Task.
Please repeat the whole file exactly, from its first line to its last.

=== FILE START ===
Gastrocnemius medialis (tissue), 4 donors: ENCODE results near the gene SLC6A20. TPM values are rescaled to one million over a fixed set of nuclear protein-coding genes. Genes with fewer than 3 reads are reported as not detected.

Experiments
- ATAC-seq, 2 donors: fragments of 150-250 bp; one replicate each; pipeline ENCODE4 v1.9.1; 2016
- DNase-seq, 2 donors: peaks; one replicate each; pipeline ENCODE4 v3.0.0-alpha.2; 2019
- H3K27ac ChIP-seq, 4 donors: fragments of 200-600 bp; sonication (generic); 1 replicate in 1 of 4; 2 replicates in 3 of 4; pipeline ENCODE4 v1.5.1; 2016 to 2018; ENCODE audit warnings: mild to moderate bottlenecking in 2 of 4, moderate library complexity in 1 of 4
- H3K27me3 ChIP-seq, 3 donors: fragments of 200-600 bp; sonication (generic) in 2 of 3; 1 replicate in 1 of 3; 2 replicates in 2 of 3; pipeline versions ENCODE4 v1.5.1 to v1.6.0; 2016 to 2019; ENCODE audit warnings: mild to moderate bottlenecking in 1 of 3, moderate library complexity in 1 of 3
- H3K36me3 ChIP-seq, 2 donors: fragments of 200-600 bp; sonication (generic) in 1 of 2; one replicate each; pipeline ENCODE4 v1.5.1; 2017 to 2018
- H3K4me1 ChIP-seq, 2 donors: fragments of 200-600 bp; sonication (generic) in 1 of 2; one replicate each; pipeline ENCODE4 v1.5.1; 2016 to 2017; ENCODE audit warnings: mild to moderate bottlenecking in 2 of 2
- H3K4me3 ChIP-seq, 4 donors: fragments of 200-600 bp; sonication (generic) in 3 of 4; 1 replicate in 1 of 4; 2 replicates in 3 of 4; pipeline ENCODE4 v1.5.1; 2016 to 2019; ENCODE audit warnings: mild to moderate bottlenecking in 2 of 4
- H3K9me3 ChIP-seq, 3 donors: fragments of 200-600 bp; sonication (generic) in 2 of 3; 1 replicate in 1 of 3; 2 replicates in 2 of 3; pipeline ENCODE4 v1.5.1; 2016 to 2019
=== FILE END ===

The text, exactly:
Gastrocnemius medialis (tissue), 4 donors: ENCODE results near the gene SLC6A20. TPM values are rescaled to one million over a fixed set of nuclear protein-coding genes. Genes with fewer than 3 reads are reported as not detected.

Experiments
- ATAC-seq, 2 donors: fragments of 150-250 bp; one replicate each; pipeline ENCODE4 v1.9.1; 2016
- DNase-seq, 2 donors: peaks; one replicate each; pipeline ENCODE4 v3.0.0-alpha.2; 2019
- H3K27ac ChIP-seq, 4 donors: fragments of 200-600 bp; sonication (generic); 1 replicate in 1 of 4; 2 replicates in 3 of 4; pipeline ENCODE4 v1.5.1; 2016 to 2018; ENCODE audit warnings: mild to moderate bottlenecking in 2 of 4, moderate library complexity in 1 of 4
- H3K27me3 ChIP-seq, 3 donors: fragments of 200-600 bp; sonication (generic) in 2 of 3; 1 replicate in 1 of 3; 2 replicates in 2 of 3; pipeline versions ENCODE4 v1.5.1 to v1.6.0; 2016 to 2019; ENCODE audit warnings: mild to moderate bottlenecking in 1 of 3, moderate library complexity in 1 of 3
- H3K36me3 ChIP-seq, 2 donors: fragments of 200-600 bp; sonication (generic) in 1 of 2; one replicate each; pipeline ENCODE4 v1.5.1; 2017 to 2018
- H3K4me1 ChIP-seq, 2 donors: fragments of 200-600 bp; sonication (generic) in 1 of 2; one replicate each; pipeline ENCODE4 v1.5.1; 2016 to 2017; ENCODE audit warnings: mild to moderate bottlenecking in 2 of 2
- H3K4me3 ChIP-seq, 4 donors: fragments of 200-600 bp; sonication (generic) in 3 of 4; 1 replicate in 1 of 4; 2 replicates in 3 of 4; pipeline ENCODE4 v1.5.1; 2016 to 2019; ENCODE audit warnings: mild to moderate bottlenecking in 2 of 4
- H3K9me3 ChIP-seq, 3 donors: fragments of 200-600 bp; sonication (generic) in 2 of 3; 1 replicate in 1 of 3; 2 replicates in 2 of 3; pipeline ENCODE4 v1.5.1; 2016 to 2019